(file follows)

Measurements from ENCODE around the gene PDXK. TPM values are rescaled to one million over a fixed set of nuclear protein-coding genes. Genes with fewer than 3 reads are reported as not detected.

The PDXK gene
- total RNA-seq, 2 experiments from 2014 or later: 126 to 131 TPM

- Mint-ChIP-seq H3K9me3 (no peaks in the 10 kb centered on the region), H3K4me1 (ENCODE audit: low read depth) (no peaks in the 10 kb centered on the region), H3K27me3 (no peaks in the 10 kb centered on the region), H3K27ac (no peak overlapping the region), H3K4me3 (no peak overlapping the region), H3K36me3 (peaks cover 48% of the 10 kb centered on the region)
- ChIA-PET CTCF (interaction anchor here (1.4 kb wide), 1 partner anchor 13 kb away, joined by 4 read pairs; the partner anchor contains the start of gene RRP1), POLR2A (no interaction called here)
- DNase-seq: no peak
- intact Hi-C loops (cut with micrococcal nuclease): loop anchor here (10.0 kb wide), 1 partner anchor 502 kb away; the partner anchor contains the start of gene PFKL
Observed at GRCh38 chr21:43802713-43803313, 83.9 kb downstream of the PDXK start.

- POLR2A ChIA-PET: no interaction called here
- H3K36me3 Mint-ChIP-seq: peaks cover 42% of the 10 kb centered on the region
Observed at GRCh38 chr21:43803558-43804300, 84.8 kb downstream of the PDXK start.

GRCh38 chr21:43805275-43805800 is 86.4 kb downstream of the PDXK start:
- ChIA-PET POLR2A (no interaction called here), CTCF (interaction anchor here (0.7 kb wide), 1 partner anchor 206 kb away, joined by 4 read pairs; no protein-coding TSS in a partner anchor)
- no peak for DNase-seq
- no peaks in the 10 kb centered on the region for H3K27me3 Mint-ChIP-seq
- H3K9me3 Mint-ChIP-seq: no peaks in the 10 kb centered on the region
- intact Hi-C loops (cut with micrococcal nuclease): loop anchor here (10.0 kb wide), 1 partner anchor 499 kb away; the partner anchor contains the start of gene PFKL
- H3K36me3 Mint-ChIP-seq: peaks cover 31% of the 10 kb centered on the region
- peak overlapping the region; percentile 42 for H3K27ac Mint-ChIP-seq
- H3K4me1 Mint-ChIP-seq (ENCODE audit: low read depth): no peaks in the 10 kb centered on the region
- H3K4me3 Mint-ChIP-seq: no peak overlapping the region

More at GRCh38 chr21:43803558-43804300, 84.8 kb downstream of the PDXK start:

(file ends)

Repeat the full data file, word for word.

Measurements from ENCODE around the gene PDXK. TPM values are rescaled to one million over a fixed set of nuclear protein-coding genes. Genes with fewer than 3 reads are reported as not detected.

The PDXK gene
- total RNA-seq, 2 experiments from 2014 or later: 126 to 131 TPM

- Mint-ChIP-seq H3K9me3 (no peaks in the 10 kb centered on the region), H3K4me1 (ENCODE audit: low read depth) (no peaks in the 10 kb centered on the region), H3K27me3 (no peaks in the 10 kb centered on the region), H3K27ac (no peak overlapping the region), H3K4me3 (no peak overlapping the region), H3K36me3 (peaks cover 48% of the 10 kb centered on the region)
- ChIA-PET CTCF (interaction anchor here (1.4 kb wide), 1 partner anchor 13 kb away, joined by 4 read pairs; the partner anchor contains the start of gene RRP1), POLR2A (no interaction called here)
- DNase-seq: no peak
- intact Hi-C loops (cut with micrococcal nuclease): loop anchor here (10.0 kb wide), 1 partner anchor 502 kb away; the partner anchor contains the start of gene PFKL
Observed at GRCh38 chr21:43802713-43803313, 83.9 kb downstream of the PDXK start.

- POLR2A ChIA-PET: no interaction called here
- H3K36me3 Mint-ChIP-seq: peaks cover 42% of the 10 kb centered on the region
Observed at GRCh38 chr21:43803558-43804300, 84.8 kb downstream of the PDXK start.

GRCh38 chr21:43805275-43805800 is 86.4 kb downstream of the PDXK start:
- ChIA-PET POLR2A (no interaction called here), CTCF (interaction anchor here (0.7 kb wide), 1 partner anchor 206 kb away, joined by 4 read pairs; no protein-coding TSS in a partner anchor)
- no peak for DNase-seq
- no peaks in the 10 kb centered on the region for H3K27me3 Mint-ChIP-seq
- H3K9me3 Mint-ChIP-seq: no peaks in the 10 kb centered on the region
- intact Hi-C loops (cut with micrococcal nuclease): loop anchor here (10.0 kb wide), 1 partner anchor 499 kb away; the partner anchor contains the start of gene PFKL
- H3K36me3 Mint-ChIP-seq: peaks cover 31% of the 10 kb centered on the region
- peak overlapping the region; percentile 42 for H3K27ac Mint-ChIP-seq
- H3K4me1 Mint-ChIP-seq (ENCODE audit: low read depth): no peaks in the 10 kb centered on the region
- H3K4me3 Mint-ChIP-seq: no peak overlapping the region

More at GRCh38 chr21:43803558-43804300, 84.8 kb downstream of the PDXK start: